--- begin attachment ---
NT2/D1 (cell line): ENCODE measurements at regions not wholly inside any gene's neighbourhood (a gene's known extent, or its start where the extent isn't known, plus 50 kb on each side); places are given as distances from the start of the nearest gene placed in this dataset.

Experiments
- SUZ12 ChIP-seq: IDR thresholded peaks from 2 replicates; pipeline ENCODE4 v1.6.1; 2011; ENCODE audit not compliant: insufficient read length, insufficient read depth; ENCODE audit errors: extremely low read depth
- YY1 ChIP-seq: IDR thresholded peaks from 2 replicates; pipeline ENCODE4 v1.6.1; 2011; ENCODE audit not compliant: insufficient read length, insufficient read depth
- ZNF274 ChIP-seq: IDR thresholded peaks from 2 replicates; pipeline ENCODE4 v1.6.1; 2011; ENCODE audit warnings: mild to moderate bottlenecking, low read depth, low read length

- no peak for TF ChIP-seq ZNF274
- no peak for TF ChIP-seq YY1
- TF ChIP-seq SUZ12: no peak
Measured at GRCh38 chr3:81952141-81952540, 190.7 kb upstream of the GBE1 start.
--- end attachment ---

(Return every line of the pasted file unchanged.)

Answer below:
NT2/D1 (cell line): ENCODE measurements at regions not wholly inside any gene's neighbourhood (a gene's known extent, or its start where the extent isn't known, plus 50 kb on each side); places are given as distances from the start of the nearest gene placed in this dataset.

Experiments
- SUZ12 ChIP-seq: IDR thresholded peaks from 2 replicates; pipeline ENCODE4 v1.6.1; 2011; ENCODE audit not compliant: insufficient read length, insufficient read depth; ENCODE audit errors: extremely low read depth
- YY1 ChIP-seq: IDR thresholded peaks from 2 replicates; pipeline ENCODE4 v1.6.1; 2011; ENCODE audit not compliant: insufficient read length, insufficient read depth
- ZNF274 ChIP-seq: IDR thresholded peaks from 2 replicates; pipeline ENCODE4 v1.6.1; 2011; ENCODE audit warnings: mild to moderate bottlenecking, low read depth, low read length

- no peak for TF ChIP-seq ZNF274
- no peak for TF ChIP-seq YY1
- TF ChIP-seq SUZ12: no peak
Measured at GRCh38 chr3:81952141-81952540, 190.7 kb upstream of the GBE1 start.